This is being shopped to the public as just another tax on the super-wealthy, with Obama administration officials pointing to the “$40,000-a-year health insurance policies” carried by a handful of top Wall Street executives as examples of such unnecessarily luxurious coverage. However, a tax on “Cadillac” health insurance policies would end up disproportionately affecting middle- and lower-income Americans across the board, as well as the entire insured populations of several states.
The reason for this is the profusion of mandatory minimum coverages state governments require to be included in health insurance policies sold within their states’ borders. This results in residents being forced into uniformly high-priced, coverage-heavy “Cadillac” insurance policies as a result of state law, not their own choice.
According to the White House, the video shot in 2003 that you are about to watch gives a “very false impression.”
It sure is easy to get this “very false impression” when you take the President at his word.
Or when President Obama over-ruled his Chief of Staff to support MoveOn.org’s push for a public plan option in the House and Senate health reform bills, and when his campaign organization and the DNC ran television ads against his own Democratic Congressmen to push them into supporting his plan.
5. Liz Cheney: “We have grave concerns about the path they’ve put us on.”
It has become somewhat fashionable today to talk about conservatives and conservatism as a movement in peril. In some quarters, we’re said to be near death. I am here today to tell you that nothing could be further from the truth. All across the country, Americans are standing up to be heard at meetings like this, at tea parties, on blogs, at town hall meetings, and we see it in the polls — the message to the Obama Administration is clear — we have grave concerns about the path they’ve put us on.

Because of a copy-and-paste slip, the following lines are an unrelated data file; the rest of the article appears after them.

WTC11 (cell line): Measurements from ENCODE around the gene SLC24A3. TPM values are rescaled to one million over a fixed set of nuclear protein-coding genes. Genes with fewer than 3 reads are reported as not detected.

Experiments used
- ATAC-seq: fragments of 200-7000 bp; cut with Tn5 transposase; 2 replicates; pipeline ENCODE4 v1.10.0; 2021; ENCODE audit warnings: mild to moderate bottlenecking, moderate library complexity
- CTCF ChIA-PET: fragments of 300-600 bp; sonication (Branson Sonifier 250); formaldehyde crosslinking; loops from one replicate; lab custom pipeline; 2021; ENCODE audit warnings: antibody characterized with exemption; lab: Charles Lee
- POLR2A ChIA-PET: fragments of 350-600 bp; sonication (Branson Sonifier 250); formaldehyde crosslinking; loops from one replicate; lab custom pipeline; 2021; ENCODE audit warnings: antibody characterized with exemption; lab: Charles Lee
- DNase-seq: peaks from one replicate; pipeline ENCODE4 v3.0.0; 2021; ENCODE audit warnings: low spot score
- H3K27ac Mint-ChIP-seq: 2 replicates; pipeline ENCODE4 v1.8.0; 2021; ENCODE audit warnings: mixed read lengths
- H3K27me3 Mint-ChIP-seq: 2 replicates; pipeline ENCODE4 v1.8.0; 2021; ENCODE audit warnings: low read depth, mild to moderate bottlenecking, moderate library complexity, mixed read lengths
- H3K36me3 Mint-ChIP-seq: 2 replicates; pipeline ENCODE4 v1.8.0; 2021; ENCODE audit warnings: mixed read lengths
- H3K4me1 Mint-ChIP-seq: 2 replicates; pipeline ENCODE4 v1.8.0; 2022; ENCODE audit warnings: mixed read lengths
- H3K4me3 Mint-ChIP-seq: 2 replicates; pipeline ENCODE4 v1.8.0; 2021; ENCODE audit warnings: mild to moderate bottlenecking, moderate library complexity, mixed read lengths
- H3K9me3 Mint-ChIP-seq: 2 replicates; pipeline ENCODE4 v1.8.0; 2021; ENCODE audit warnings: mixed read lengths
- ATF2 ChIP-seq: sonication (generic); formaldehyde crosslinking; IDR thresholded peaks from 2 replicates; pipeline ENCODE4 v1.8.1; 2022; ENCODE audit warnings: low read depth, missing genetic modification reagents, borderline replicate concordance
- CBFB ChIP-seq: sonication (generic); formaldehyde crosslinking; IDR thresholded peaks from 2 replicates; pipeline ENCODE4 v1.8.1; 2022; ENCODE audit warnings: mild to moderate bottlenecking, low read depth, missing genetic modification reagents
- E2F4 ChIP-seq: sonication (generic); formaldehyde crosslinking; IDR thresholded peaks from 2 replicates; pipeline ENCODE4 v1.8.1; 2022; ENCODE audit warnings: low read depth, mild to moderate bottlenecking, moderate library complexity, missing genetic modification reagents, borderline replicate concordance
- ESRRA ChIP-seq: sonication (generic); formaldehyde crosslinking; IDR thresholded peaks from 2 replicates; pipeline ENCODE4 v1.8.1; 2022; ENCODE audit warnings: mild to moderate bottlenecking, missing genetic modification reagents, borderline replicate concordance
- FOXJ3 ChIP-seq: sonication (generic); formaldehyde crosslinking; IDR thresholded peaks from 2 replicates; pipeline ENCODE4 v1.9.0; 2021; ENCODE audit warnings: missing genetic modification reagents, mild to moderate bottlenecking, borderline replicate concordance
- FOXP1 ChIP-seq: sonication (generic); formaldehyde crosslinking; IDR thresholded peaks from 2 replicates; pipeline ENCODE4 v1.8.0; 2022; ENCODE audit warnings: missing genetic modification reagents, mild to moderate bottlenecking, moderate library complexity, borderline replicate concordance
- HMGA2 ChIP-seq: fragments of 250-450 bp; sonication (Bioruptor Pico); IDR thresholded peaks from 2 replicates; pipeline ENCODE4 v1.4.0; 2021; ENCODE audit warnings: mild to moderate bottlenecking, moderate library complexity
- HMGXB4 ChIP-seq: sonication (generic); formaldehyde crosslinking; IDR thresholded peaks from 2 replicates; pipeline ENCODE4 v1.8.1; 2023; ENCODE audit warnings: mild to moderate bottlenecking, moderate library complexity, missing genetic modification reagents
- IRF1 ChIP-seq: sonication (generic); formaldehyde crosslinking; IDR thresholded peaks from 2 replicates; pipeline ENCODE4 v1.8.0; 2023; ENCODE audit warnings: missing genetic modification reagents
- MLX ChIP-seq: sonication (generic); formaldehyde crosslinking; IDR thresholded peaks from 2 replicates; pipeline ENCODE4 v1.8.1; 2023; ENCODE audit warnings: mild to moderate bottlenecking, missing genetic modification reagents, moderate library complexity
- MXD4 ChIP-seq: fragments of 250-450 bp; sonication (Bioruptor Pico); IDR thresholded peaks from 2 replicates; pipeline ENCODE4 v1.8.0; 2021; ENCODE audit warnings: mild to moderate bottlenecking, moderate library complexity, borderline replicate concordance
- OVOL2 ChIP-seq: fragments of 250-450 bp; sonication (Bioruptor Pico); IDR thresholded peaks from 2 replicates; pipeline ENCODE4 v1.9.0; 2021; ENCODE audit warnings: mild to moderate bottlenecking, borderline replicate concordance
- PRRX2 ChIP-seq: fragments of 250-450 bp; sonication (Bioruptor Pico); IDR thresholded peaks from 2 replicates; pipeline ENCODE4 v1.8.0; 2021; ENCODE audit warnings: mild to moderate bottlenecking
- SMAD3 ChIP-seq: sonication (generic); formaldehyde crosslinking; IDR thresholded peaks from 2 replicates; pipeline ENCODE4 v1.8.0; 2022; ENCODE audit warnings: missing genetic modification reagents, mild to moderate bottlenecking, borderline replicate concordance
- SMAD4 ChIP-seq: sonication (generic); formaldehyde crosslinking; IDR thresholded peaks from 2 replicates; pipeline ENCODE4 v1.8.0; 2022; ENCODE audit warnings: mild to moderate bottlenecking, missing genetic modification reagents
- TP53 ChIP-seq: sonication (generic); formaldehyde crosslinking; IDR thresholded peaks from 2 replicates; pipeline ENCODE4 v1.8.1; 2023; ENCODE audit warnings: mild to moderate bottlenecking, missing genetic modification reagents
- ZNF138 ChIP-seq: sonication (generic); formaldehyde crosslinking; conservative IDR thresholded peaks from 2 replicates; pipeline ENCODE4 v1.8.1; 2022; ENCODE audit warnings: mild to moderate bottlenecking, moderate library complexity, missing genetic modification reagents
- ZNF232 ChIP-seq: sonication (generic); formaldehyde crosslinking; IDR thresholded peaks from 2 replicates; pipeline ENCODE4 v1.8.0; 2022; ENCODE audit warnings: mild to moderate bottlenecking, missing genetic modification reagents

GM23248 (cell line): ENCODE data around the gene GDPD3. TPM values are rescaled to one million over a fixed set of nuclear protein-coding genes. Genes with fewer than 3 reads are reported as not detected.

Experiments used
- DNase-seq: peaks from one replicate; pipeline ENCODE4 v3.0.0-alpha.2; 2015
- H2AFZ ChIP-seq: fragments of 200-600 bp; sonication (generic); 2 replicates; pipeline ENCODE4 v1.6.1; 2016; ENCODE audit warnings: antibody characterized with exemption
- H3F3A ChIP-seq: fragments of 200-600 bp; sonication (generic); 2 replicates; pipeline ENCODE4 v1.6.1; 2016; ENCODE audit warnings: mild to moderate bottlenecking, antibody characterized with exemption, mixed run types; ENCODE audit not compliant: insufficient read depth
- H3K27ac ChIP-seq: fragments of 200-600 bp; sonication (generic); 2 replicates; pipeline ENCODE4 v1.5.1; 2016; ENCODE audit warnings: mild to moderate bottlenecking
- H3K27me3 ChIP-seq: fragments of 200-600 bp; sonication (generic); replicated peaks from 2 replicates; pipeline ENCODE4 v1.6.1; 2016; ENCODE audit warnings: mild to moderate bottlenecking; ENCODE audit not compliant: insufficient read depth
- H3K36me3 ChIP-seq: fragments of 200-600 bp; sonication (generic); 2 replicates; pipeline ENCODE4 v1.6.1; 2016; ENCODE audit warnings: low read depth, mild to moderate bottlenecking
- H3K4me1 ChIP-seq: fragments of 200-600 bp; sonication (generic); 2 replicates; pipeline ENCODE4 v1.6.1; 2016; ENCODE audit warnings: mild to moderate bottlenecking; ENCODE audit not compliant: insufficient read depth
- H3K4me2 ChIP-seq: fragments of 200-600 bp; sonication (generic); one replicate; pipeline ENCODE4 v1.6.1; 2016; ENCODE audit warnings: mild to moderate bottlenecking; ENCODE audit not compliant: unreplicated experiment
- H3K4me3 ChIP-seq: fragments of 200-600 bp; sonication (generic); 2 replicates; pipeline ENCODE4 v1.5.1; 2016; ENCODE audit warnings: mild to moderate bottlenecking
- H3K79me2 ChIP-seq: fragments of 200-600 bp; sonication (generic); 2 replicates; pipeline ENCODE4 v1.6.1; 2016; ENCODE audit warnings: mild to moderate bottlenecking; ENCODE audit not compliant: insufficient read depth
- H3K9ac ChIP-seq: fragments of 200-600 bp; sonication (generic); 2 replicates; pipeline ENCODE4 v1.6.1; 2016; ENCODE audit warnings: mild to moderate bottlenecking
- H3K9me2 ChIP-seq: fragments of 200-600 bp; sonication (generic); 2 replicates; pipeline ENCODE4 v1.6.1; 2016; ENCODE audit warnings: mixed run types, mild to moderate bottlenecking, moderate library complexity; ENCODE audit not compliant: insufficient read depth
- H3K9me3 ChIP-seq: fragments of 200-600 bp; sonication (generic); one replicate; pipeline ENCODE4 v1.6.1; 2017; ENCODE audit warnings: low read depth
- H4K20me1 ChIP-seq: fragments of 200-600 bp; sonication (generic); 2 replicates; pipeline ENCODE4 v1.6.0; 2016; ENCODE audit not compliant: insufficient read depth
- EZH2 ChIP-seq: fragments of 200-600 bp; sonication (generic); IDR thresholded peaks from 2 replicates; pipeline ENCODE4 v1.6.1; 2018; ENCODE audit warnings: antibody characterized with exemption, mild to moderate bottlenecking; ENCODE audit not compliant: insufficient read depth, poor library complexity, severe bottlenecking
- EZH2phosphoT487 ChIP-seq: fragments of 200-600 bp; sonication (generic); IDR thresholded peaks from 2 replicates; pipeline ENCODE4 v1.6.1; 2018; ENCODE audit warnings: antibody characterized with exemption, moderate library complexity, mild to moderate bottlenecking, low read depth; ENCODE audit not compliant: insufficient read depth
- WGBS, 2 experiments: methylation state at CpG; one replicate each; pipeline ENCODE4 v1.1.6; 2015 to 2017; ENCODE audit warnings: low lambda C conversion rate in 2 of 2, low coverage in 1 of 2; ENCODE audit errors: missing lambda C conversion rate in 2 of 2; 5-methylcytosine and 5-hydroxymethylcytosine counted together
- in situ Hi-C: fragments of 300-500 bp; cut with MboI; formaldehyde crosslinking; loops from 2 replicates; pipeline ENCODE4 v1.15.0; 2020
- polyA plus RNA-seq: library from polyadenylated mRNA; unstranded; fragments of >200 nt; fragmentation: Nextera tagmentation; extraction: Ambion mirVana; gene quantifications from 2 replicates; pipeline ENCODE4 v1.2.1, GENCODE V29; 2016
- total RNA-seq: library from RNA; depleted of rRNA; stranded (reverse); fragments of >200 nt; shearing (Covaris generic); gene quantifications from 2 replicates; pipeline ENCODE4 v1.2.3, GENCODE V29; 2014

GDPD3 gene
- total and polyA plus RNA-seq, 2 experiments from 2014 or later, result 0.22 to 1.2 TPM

As we meet today, six months into President Obama’s Administration, we have learned much. We have learned that President Obama will not govern from the center, that he does not believe in American exceptionalism, that he thinks there is a moral equivalence between America and our adversaries, that he wants to expand the federal government until it permeates every corner of this land, and every aspect of your life, that he will raise everyone’s taxes, and that he thinks bureaucrats should choose our doctors, prescribe our medical care, and ration it if need be. At his last press conference, we also learned that he doesn’t have much faith in policemen or pediatricians. This is not change we can believe in. It’s not the change the American people voted for.
In the coming days, the Senate will debate the nomination of Judge Sotomayor to the U.S. Supreme Court, culminating in a vote later this week. It appears that a majority of Republicans will oppose her nomination, but in doing so, they must have a consistent message explaining why. Interestingly, they need look no further than John McCain.
Yesterday, in announcing his intention to vote against the confirmation of Judge Sotomayor, the Senator outlined – as clearly and succinctly as anyone has – the conservative rationale for opposing her. His entire statement can be found here, but it is summed up nicely in his closing paragraph:
“Judicial activism demonstrates a lack of respect for the popular will that is at fundamental odds with our republican system of government. And, as I stated earlier, regardless of one’s success in academics and in government service, an individual who does not appreciate the common sense limitations on judicial power in our democratic system of government ultimately lacks a key qualification for a lifetime appointment to the bench. For this reason, and no other, I am unable to support Judge Sotomayor’s nomination.”
THAT is the argument.